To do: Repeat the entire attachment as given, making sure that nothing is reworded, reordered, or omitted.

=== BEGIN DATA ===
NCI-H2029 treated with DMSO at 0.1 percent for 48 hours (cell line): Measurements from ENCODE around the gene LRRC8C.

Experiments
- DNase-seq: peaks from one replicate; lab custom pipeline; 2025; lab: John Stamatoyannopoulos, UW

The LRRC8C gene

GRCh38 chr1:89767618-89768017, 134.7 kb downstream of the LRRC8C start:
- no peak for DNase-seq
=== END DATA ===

NCI-H2029 treated with DMSO at 0.1 percent for 48 hours (cell line): Measurements from ENCODE around the gene LRRC8C.

Experiments
- DNase-seq: peaks from one replicate; lab custom pipeline; 2025; lab: John Stamatoyannopoulos, UW

The LRRC8C gene

GRCh38 chr1:89767618-89768017, 134.7 kb downstream of the LRRC8C start:
- no peak for DNase-seq